Renal fibrosis

Pathological effects of EVs in renal fibrosis

Triggered by injured renal tubules, renal fibrosis occurs at the late stage of chronic kidney disease (CKD) and appears glomerulosclerosis, tubulointerstitial fibrosis (TIF), and angiosclerosis [79]. Accumulating evidence indicates that EVs can be released by almost all segments of kidney and mediate renal fibrosis by inducing damage of resident kidney cells, recruiting inflammatory cells, and activating fibroblasts [80, 81] (Fig. 5).

Fig. 5
figure 5

EV-mediated intercellular communication in renal fibrosis. In fibrotic kidney, EVs establish an intricate signal transmission network within renal cells and promote their pathological changes. TECs are the key point during fibrosis process due to the capability of immune regulation and fibroblast activation

Renal autochthonous cells mainly encompass renal tubular epithelial cells (TECs), podocytes, glomerular endothelial cells (GECs), and mesangial cells (MCs), among which a complex network of signal transduction are constructed by EVs. Specifically, EVs from HG-stimulated GECs have been shown to introduce EMT and pro-fibrotic response in podocytes and MCs by delivering TGF-β1 mRNA [82, 83]. Ling et al. [84] demonstrated that circRNA (circRNF169 and circSTRN3) in EVs from GECs are also responsible for the damage effects on MCs. Research has also shown that increased EVs of MCs enriched for circ_DLGAP4 and circ_0125310 promote other normal cells proliferation and renal fibrosis via modulating miR-143/ERBB3/NF-κB/MMP-2 and miR-422a/IGF1R/p38 axis respectively in diabetic nephropathy [85, 86]. Furthermore, TECs treated with EVs from differentiated podocytes produce large amounts of ECM proteins accompanied by increased p38 and Smad3 phosphorylation [87]. Recent research has revealed that podocytes derived EVs mediate TECs damage partially through EV-contained miRNA cargos, such as miR-221 [88], miR-424 and miR-149 [89].

TECs are considered to play a central role in the renal fibrosis through exerting paracrine effects on many other kidney cells and then triggering a chain reaction [90]. Injured TECs not only overexpress fibrosis-related genes [91], but also transfer the phenotype of adjacent epithelial cells and trigger a vicious cycle of renal fibrosis. Notably, EVs derived from TGF-β-stimulated TECs carrying miR-21 and miR-216a have been found to induce neighbor cells undergo EMT by activating PTEN/AKT pathway, thereby promoting the progress of renal interstitial fibrosis [92, 93]. On the other hand, Jia Y et al. [94] reported that reducing the transfer of miR-192 by EVs from high glucose (HG)-induced TECs toward normal cells effectively protect renal cells and alleviate renal fibrosis in diabetic kidney disease (DKD). EVs derived from TECs also exert potent effect on driving persistent inflammation and fibroblast activation. In the kidney, macrophages are prominent inflammatory cells. It has been proved experimentally that EVs from damaged TECs contain more CCL2 mRNA, which recruitment macrophages and enhance inflammatory response [95]. Recent research has found that EVs released by albumin injured TECs induce kidney macrophage M1 polarization through the delivery of miR-199a-5p [96]and miR-19b-3p [97]. Furthermore, various studies point out that TECs transmit increased numbers of EVs containing miR-196b-5p, miR-21, miR-150-5p and osteopontin (OPN) to fibroblasts and promote its activation, thus aggravating interstitial renal fibrosis [98,99,100,101]. Together these data suggest that in renal fibrosis the intercellular communication centered on TECs, and inhibiting the EVs release from TECs seems to be an attractive therapeutic strategy.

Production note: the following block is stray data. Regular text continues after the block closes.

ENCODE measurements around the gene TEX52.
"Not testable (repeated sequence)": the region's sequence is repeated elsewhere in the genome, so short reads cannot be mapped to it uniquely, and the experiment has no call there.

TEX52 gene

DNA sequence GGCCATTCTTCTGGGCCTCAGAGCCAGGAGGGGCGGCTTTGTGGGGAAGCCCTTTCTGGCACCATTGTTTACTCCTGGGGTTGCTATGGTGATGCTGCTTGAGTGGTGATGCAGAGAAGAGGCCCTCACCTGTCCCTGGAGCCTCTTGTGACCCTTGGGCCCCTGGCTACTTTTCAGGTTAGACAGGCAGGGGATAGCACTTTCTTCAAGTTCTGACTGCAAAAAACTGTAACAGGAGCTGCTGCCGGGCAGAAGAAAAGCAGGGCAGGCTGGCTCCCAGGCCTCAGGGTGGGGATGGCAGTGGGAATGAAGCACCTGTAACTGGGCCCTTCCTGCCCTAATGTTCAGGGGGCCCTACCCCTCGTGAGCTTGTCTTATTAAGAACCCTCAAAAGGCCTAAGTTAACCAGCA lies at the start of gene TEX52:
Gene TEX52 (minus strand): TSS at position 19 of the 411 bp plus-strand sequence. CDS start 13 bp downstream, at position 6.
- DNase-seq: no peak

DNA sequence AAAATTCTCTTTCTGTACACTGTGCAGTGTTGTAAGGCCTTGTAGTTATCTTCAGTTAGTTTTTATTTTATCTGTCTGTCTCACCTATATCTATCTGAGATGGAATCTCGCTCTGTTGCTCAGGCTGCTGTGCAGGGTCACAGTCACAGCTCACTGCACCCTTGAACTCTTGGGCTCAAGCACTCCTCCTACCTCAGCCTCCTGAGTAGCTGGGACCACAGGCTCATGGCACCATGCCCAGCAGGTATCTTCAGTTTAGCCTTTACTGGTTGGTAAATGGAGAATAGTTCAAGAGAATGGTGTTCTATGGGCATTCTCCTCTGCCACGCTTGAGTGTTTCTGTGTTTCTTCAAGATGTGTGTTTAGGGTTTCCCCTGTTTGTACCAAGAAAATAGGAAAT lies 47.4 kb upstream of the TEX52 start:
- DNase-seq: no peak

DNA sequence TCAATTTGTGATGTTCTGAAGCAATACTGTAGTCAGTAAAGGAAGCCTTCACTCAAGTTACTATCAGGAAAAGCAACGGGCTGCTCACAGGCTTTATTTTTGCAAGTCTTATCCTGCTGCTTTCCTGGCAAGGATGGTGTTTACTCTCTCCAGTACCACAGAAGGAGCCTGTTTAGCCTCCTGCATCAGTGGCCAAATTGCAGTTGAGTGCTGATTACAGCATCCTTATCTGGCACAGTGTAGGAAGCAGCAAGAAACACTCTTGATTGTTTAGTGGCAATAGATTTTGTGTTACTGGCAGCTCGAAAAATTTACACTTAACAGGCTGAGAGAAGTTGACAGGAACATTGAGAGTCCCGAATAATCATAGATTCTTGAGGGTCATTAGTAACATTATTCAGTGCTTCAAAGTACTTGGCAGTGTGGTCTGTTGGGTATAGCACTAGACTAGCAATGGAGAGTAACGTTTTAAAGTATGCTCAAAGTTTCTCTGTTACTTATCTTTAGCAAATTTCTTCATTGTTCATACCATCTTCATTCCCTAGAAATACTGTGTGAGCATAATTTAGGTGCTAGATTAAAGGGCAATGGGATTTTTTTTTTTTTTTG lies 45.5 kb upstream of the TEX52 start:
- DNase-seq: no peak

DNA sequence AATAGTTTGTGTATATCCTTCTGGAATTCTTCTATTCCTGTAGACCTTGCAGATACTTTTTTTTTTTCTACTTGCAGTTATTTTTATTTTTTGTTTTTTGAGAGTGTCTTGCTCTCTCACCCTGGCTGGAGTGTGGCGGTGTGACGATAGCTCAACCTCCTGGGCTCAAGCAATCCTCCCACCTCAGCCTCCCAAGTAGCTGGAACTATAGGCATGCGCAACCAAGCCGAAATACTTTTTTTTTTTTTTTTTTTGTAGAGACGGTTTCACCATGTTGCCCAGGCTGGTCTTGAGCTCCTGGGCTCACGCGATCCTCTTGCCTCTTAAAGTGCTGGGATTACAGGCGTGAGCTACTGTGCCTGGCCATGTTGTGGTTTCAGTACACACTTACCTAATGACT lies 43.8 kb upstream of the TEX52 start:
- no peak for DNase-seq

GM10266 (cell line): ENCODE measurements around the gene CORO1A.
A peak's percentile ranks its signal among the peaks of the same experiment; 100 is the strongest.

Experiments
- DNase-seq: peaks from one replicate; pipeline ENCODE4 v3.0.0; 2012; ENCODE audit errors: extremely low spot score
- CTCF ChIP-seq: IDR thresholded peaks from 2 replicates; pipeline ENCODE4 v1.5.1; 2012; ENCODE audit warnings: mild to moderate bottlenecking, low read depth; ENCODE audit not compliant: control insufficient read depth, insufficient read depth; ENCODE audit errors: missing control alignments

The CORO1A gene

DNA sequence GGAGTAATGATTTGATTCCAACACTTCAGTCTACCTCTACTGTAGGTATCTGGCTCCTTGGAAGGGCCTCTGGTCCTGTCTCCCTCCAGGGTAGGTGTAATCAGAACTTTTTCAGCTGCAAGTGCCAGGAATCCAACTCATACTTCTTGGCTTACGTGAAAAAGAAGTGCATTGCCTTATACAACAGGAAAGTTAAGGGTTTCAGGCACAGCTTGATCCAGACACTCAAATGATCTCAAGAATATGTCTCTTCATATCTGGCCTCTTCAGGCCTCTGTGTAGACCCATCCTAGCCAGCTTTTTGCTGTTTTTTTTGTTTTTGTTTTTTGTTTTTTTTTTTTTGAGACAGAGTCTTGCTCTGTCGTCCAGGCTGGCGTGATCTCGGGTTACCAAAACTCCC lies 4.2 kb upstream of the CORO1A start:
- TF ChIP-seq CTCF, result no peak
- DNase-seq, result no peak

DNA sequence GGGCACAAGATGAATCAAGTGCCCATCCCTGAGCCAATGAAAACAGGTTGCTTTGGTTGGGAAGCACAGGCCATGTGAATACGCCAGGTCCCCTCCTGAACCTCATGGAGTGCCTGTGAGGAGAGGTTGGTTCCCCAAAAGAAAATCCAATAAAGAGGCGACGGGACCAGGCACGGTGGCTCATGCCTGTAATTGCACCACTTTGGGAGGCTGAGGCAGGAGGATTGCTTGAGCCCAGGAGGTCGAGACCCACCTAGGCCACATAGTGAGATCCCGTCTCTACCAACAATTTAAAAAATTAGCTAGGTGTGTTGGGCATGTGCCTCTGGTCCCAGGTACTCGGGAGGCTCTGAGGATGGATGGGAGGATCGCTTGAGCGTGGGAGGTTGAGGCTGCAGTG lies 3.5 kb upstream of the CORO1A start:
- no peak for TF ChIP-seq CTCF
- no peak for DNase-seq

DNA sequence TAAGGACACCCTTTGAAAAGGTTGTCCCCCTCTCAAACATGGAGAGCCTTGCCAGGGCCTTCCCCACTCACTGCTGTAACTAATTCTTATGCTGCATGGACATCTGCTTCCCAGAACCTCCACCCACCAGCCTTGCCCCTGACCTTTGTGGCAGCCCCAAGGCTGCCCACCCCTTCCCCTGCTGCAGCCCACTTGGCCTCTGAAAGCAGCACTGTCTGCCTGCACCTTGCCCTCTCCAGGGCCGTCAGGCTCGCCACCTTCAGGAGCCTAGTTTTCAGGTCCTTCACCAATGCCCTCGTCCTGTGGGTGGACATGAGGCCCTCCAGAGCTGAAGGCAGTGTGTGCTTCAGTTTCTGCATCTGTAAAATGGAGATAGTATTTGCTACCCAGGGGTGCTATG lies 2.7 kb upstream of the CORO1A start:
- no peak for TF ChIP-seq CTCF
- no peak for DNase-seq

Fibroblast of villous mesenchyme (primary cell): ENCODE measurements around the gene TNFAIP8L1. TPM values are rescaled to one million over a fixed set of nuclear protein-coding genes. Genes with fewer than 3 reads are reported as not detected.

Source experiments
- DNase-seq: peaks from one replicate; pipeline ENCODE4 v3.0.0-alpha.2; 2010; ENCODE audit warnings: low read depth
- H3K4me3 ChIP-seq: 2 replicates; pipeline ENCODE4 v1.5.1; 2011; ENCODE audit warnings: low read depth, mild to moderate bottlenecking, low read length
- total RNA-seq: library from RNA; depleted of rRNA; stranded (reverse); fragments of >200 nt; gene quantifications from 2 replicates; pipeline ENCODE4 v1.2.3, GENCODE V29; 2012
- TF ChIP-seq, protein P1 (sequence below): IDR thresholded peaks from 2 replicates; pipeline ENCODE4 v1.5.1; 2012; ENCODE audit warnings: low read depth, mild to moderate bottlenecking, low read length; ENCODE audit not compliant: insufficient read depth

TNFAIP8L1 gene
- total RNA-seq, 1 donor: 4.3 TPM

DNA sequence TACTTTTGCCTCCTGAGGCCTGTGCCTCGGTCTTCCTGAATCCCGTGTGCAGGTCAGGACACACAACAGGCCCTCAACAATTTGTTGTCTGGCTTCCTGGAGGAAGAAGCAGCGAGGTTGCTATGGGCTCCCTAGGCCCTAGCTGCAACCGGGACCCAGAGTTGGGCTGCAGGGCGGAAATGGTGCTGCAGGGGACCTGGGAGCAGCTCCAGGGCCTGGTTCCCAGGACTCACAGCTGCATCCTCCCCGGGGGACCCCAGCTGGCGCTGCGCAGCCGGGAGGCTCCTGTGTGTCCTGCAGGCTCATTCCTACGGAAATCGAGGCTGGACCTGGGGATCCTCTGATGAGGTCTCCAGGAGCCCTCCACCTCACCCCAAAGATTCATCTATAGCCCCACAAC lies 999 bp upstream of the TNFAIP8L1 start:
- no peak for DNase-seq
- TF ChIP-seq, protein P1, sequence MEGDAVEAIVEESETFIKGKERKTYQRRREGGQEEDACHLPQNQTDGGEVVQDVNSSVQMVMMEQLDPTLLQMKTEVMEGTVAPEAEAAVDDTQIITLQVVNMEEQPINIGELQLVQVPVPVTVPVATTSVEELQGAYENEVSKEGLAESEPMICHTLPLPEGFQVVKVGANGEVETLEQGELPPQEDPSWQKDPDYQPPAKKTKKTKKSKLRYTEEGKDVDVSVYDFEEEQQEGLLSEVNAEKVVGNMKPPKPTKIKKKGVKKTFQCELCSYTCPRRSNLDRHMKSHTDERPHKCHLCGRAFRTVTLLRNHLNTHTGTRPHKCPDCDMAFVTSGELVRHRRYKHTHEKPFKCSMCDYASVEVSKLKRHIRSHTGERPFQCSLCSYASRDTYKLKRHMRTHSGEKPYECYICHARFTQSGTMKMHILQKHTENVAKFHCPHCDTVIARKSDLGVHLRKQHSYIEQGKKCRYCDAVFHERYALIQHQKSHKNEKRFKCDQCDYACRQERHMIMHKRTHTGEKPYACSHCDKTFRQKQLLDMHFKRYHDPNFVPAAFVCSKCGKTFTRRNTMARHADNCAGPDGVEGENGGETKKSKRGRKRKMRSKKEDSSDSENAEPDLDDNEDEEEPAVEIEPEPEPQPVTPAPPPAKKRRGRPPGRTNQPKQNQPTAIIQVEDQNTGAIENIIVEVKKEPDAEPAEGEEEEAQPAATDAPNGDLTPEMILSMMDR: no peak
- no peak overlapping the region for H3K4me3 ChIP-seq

EVs as diagnostic and prognostic biomarkers in renal fibrosis

EVs in urine are considered as effective non-invasive markers for the diagnosis of CKD. A series of dysregulated miRNAs and mitochondrial tRNAs (mtRNAs) in TECs-EVs, potential major source of urinary EVs, are correlated with the fibrotic status in an in vitro model of CKD [102]. Research by Petzuch et al. [103] showed that some increased miRNAs in urinary EVs are implicated in renal inflammation, fibrosis, and glomerular injury, which advance the application of urinary EVs as markers of renal fibrosis. Recently, hundreds of differentially expressed circRNAs have been revealed in CKD patients with or without renal fibrosis, in which the expression of circ_0036649 can reflect the score of TIF and glomerular sclerosis at a cut-off value of 0.597 with a sensitivity of 45.5% and specificity of 87.9%[104]. Circ_0008925, overexpressed in urinary EVs from glomerular disease patients, can diagnose renal fibrosis at a cut-off value of 0.093 with a sensitivity of 52.2% and specificity of 96.4%[105]. Despite the extensive coverage of EV-based diagnosis in renal disease [106], most of these reported biomarkers are connected with renal damage, but are incapable of directly reflecting the level of fibrosis. The understanding of how EVs regulate intra-nephron communication as well as their potential to reflect the degree of fibrosis in renal pathology need further study and future clinical trials.

From the above discussion, we can preliminarily believe that EVs play an important role in fibrotic diseases and have potential as diagnostic markers. The solution of clinical problems in the process of fibrosis has puzzled us for a long time. In recent years, more interest has focused on whether EVs can prevent and treat fibrosis. How to improve the anti-fibrosis of EVs has become a new research field.